Manitoba’s newspaper industry hasn’t paid its recycling fees since August 2017, according to the province, racking up a bill of around $1 million.
Sarah Guillemard, minister for conservation and climate, said that two-and-a-half years later, newspapers around Manitoba are now in talks with the province, municipalities and Multi-Material Stewardship Manitoba (MMSM) to come up with an agreement.
Guillemard says all parties are expected to come to an agreement by Feb. 19.
“The government sets the framework for what can be recycled within the province,” said Guillemard.
“The act we’re talking about specifically here pertains to newspapers and their responsibility to the product they’re putting out and their responsibility for recycling it. For many years, the government has been subsidizing that cost, so we put the newspapers on notice,” she added.
“There’s been plenty of time to come up with a workable solution, and it seems that when we’ve stopped the subsidies, that’s what really motivated the industry to look at solutions.”
“We’ll give the required time up to Feb. 19, and I imagine we’re going to actually have a proper long-term solution at the end of that.”
The newspaper industry is proposing it pay back the recycling fees in the form of advertising in-kind to municipalities like Winnipeg, Brandon and other communities.
The proposal, presented by the three dailies and 47 community newspapers represented by New Media Canada (NMC) in Manitoba, was influenced by similar programs in provinces like Ontario, Nova Scotia, British Columbia, and Quebec.
Advertising credits allocated to each newspaper would be based on the dollar amount per tonne of newsprint sold in the Manitoba market, and would be used to ‘promote stewardship programs and drive up recycling rates for all materials in all municipalities in Manitoba.’
In a statement to 680 CJOB, MMSM — a non-profit industry-funded organization that operates waste diversion programs for designated packaging and printed paper — said it’s hoping for a positive resolution to the outstanding recycling bill.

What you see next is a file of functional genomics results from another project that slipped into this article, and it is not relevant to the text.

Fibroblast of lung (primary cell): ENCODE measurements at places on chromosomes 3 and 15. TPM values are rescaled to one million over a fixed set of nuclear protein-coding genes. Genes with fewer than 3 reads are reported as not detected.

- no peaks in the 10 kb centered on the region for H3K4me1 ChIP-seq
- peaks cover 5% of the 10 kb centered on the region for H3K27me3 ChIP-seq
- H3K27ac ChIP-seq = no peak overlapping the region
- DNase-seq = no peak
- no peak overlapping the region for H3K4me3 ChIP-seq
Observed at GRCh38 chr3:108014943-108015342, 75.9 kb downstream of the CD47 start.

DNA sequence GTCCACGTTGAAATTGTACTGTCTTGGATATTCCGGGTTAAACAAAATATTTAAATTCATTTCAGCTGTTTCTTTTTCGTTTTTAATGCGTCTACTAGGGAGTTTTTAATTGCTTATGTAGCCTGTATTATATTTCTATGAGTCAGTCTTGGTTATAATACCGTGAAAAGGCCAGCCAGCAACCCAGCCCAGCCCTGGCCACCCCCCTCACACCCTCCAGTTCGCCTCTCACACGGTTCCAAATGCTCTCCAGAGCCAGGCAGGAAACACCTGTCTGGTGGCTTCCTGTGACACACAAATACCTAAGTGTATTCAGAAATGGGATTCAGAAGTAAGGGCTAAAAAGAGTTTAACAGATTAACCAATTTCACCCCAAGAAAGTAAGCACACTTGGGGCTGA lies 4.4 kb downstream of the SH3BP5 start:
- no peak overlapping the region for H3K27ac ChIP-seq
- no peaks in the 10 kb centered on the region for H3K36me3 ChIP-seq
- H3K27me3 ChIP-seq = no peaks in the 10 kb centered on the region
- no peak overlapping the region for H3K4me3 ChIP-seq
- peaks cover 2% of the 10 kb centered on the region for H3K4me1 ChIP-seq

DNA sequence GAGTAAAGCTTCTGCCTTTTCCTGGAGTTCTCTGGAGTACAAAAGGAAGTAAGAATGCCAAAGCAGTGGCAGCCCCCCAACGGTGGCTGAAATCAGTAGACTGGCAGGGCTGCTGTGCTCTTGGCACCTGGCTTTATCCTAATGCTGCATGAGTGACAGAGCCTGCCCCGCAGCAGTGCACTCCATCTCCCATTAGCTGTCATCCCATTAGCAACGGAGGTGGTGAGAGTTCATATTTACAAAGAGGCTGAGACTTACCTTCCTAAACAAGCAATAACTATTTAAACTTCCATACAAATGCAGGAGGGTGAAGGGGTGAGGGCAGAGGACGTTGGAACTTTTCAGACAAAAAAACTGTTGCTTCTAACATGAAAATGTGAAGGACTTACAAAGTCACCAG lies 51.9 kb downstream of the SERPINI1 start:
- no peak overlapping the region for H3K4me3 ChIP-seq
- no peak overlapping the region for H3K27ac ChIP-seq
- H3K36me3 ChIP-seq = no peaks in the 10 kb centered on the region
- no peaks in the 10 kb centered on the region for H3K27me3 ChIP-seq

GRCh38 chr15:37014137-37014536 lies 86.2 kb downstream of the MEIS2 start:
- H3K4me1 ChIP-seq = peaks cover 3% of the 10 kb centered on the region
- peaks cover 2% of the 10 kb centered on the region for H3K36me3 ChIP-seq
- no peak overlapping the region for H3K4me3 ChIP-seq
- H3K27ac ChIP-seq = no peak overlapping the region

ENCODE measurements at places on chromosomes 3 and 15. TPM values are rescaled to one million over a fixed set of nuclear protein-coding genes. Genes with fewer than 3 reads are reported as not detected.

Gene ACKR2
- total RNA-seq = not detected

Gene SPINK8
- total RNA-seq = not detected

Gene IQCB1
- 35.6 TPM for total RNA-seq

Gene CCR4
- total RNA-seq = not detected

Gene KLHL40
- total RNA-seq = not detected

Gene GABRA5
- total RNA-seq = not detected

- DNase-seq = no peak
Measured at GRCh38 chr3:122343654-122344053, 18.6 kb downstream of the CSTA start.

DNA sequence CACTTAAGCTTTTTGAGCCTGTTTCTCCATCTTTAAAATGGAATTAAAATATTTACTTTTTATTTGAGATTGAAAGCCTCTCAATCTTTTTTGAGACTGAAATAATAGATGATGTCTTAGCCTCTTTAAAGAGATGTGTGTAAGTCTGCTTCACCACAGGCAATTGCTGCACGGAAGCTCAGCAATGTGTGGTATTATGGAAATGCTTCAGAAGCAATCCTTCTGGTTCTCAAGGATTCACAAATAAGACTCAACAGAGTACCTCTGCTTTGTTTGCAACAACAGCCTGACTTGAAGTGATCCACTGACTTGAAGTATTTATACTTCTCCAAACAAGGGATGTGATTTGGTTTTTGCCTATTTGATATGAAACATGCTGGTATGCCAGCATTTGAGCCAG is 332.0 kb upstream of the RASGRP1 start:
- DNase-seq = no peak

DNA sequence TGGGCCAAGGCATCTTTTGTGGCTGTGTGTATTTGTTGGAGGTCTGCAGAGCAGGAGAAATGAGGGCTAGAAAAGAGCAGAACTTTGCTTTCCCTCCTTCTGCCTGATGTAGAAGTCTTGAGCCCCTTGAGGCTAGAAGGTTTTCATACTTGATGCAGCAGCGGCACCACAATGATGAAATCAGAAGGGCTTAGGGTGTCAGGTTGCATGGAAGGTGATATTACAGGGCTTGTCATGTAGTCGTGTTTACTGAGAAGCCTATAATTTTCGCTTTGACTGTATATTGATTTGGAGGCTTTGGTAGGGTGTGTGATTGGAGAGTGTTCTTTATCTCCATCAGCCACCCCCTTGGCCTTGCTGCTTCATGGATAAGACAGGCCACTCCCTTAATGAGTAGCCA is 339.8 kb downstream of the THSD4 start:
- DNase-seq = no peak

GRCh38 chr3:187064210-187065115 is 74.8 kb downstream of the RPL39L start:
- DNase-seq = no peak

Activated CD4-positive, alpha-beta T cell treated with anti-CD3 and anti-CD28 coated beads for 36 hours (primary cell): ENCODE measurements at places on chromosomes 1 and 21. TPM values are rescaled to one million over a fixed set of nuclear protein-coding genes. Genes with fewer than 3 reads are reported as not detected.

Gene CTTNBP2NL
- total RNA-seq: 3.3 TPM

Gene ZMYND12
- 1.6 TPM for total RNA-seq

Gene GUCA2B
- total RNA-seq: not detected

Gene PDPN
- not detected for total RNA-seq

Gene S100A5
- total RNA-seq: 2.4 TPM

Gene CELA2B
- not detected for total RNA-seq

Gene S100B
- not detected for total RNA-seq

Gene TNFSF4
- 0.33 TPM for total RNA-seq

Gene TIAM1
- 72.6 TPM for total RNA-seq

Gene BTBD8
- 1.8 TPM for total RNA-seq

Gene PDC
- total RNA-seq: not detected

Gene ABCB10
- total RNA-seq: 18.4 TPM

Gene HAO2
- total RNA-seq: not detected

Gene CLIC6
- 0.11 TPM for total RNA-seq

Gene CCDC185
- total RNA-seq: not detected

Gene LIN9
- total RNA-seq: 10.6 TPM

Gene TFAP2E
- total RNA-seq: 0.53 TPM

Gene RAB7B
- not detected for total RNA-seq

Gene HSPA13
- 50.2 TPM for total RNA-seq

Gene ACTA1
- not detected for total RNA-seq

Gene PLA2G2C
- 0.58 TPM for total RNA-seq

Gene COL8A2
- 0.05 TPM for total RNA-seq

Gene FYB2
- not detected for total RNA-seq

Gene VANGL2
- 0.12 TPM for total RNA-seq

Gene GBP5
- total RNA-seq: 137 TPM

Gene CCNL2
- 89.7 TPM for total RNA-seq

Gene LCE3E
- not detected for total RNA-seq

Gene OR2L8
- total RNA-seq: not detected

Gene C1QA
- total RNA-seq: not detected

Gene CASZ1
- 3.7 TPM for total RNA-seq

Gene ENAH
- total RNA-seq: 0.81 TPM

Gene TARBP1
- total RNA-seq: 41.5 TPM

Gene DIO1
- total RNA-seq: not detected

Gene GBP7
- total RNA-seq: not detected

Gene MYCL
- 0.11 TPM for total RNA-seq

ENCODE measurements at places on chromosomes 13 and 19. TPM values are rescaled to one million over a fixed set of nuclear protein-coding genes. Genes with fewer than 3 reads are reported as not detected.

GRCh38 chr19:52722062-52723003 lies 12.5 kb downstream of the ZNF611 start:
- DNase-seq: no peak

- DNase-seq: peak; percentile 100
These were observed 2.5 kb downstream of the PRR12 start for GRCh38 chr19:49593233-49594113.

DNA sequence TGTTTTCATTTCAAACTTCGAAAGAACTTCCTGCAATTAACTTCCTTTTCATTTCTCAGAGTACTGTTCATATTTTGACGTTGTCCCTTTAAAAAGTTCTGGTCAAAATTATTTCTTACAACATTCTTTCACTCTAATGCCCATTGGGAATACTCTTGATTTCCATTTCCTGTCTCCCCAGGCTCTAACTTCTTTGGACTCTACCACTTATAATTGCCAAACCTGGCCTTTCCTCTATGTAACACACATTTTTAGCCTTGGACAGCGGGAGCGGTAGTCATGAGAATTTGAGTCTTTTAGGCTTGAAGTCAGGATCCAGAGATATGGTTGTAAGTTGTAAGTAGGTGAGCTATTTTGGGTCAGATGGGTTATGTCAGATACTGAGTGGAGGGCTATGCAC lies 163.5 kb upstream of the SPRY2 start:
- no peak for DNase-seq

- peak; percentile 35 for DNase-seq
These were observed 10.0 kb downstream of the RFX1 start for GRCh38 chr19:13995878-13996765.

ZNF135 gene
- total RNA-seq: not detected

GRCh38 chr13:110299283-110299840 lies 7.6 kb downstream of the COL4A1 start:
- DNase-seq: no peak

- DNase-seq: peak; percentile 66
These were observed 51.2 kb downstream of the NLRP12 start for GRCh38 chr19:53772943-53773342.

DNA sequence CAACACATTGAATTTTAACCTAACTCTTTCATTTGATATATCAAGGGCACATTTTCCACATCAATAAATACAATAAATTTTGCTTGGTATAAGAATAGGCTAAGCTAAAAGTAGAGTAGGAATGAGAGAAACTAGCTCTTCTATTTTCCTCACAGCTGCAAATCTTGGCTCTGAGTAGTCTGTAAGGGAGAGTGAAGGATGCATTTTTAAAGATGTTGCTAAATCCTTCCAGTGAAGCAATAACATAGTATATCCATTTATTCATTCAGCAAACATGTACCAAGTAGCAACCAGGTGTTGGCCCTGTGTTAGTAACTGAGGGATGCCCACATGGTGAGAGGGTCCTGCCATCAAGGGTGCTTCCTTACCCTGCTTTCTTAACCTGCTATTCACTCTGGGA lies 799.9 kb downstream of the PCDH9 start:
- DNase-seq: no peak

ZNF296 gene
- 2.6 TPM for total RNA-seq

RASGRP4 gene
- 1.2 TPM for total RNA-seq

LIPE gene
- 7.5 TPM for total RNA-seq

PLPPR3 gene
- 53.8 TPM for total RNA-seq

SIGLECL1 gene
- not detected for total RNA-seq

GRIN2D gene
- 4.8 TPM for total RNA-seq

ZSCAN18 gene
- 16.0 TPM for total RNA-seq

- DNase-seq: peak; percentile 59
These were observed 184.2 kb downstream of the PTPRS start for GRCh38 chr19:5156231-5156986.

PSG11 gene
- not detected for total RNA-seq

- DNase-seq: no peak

“MMSM is supportive of an in-kind program as long as there are no negative impacts, financial or otherwise, to our members, municipal partners or the residential recycling program in Manitoba,” the statement read.
“A program plan by newspaper stewards would create complexities for municipalities, MMSM and government. This would include a requirement for additional studies, municipal reporting and administration.”
The publisher of Manitoba’s biggest newspaper supports the in-kind program and says papers in Manitoba have never considered paying cash for recycling.
Bob Cox told 680 CJOB that other jurisdictions have a better way of handling newspaper recycling costs.
“Really what we’ve proposed is the same system that’s used in every jurisdiction in this country where there are requirements for stewards to handle waste material, or to pay for waste material,” he said.
“This is the system that’s used, in which newspapers basically compensate municipalities for handling material by giving in-kind advertising.”
Cox said the newspaper industry has been at the table, anxious for a solution over the past two-and-a-half years and has worked slowly toward a solution through consultations with the various provincial ministers who have handled the file over that time.
Not everyone is so keen on the proposed plan, however.
Todd MacKay with the Canadian Taxpayers Federation told 680 CJOB he’s not a fan of the suggestion that newspapers pay back the money with in-kind advertising.
“I get why (the newspaper industry paying a $1 million bill) would be a tough move, but on the other hand, I can’t pay my property taxes with rhubarb I grow in my back yard,” he said.
“The rest of us all have to pay with cash.”
Guillemard said recycling isn’t cheap, but it’s an important environmental investment.
“We are fiscally responsible as a government, but this responsibility has always laid on the shoulders of newspapers — they’ve just been subsidized by the government, and what we’ve recognized is that the industry really does need to show responsibility and take leadership in terms of the products they’re producing and the cost on the environment.”